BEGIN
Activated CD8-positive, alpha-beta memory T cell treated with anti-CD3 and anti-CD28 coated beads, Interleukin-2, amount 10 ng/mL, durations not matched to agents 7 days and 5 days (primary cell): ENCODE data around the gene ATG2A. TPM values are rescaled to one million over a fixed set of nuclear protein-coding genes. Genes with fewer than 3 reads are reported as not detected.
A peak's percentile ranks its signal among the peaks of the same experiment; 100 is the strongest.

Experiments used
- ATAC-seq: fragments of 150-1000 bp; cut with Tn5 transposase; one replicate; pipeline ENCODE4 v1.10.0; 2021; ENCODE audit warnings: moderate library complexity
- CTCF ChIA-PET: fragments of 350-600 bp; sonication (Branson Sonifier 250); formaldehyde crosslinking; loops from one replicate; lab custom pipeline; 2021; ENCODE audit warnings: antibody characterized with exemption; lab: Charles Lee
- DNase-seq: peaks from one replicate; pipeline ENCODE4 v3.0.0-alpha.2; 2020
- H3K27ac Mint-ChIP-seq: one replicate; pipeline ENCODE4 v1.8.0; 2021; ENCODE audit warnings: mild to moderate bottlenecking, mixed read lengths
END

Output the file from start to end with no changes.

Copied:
Activated CD8-positive, alpha-beta memory T cell treated with anti-CD3 and anti-CD28 coated beads, Interleukin-2, amount 10 ng/mL, durations not matched to agents 7 days and 5 days (primary cell): ENCODE data around the gene ATG2A. TPM values are rescaled to one million over a fixed set of nuclear protein-coding genes. Genes with fewer than 3 reads are reported as not detected.
A peak's percentile ranks its signal among the peaks of the same experiment; 100 is the strongest.

Experiments used
- ATAC-seq: fragments of 150-1000 bp; cut with Tn5 transposase; one replicate; pipeline ENCODE4 v1.10.0; 2021; ENCODE audit warnings: moderate library complexity
- CTCF ChIA-PET: fragments of 350-600 bp; sonication (Branson Sonifier 250); formaldehyde crosslinking; loops from one replicate; lab custom pipeline; 2021; ENCODE audit warnings: antibody characterized with exemption; lab: Charles Lee
- DNase-seq: peaks from one replicate; pipeline ENCODE4 v3.0.0-alpha.2; 2020
- H3K27ac Mint-ChIP-seq: one replicate; pipeline ENCODE4 v1.8.0; 2021; ENCODE audit warnings: mild to moderate bottlenecking, mixed read lengths